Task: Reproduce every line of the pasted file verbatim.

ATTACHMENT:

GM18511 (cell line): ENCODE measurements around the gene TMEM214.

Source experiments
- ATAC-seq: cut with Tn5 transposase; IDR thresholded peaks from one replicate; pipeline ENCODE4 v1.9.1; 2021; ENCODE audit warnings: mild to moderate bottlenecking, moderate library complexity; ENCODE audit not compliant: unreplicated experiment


GM18511 (cell line): ENCODE measurements around the gene TMEM214.

Source experiments
- ATAC-seq: cut with Tn5 transposase; IDR thresholded peaks from one replicate; pipeline ENCODE4 v1.9.1; 2021; ENCODE audit warnings: mild to moderate bottlenecking, moderate library complexity; ENCODE audit not compliant: unreplicated experiment